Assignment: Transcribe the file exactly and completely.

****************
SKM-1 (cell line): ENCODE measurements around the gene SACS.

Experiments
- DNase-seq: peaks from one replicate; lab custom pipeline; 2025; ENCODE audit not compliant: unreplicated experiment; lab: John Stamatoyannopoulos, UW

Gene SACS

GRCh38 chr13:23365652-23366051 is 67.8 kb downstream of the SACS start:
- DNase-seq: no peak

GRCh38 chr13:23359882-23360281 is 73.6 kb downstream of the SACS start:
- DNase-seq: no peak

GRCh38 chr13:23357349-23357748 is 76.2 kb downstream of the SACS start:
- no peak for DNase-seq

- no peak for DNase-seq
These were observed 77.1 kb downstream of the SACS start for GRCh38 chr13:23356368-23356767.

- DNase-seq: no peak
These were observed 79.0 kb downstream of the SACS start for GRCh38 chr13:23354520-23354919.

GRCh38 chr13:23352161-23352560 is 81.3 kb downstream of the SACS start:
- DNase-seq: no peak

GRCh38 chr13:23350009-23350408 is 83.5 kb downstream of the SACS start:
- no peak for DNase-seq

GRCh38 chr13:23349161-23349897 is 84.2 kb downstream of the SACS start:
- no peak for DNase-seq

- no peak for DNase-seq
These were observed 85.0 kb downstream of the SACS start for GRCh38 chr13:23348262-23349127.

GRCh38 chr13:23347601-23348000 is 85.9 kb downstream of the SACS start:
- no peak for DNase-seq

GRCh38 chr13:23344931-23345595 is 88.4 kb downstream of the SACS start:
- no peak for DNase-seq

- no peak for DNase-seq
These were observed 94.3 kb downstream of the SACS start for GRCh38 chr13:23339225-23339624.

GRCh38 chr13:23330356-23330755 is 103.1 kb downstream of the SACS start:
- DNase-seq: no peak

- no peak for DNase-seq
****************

SKM-1 (cell line): ENCODE measurements around the gene SACS.

Experiments
- DNase-seq: peaks from one replicate; lab custom pipeline; 2025; ENCODE audit not compliant: unreplicated experiment; lab: John Stamatoyannopoulos, UW

Gene SACS

GRCh38 chr13:23365652-23366051 is 67.8 kb downstream of the SACS start:
- DNase-seq: no peak

GRCh38 chr13:23359882-23360281 is 73.6 kb downstream of the SACS start:
- DNase-seq: no peak

GRCh38 chr13:23357349-23357748 is 76.2 kb downstream of the SACS start:
- no peak for DNase-seq

- no peak for DNase-seq
These were observed 77.1 kb downstream of the SACS start for GRCh38 chr13:23356368-23356767.

- DNase-seq: no peak
These were observed 79.0 kb downstream of the SACS start for GRCh38 chr13:23354520-23354919.

GRCh38 chr13:23352161-23352560 is 81.3 kb downstream of the SACS start:
- DNase-seq: no peak

GRCh38 chr13:23350009-23350408 is 83.5 kb downstream of the SACS start:
- no peak for DNase-seq

GRCh38 chr13:23349161-23349897 is 84.2 kb downstream of the SACS start:
- no peak for DNase-seq

- no peak for DNase-seq
These were observed 85.0 kb downstream of the SACS start for GRCh38 chr13:23348262-23349127.

GRCh38 chr13:23347601-23348000 is 85.9 kb downstream of the SACS start:
- no peak for DNase-seq

GRCh38 chr13:23344931-23345595 is 88.4 kb downstream of the SACS start:
- no peak for DNase-seq

- no peak for DNase-seq
These were observed 94.3 kb downstream of the SACS start for GRCh38 chr13:23339225-23339624.

GRCh38 chr13:23330356-23330755 is 103.1 kb downstream of the SACS start:
- DNase-seq: no peak

- no peak for DNase-seq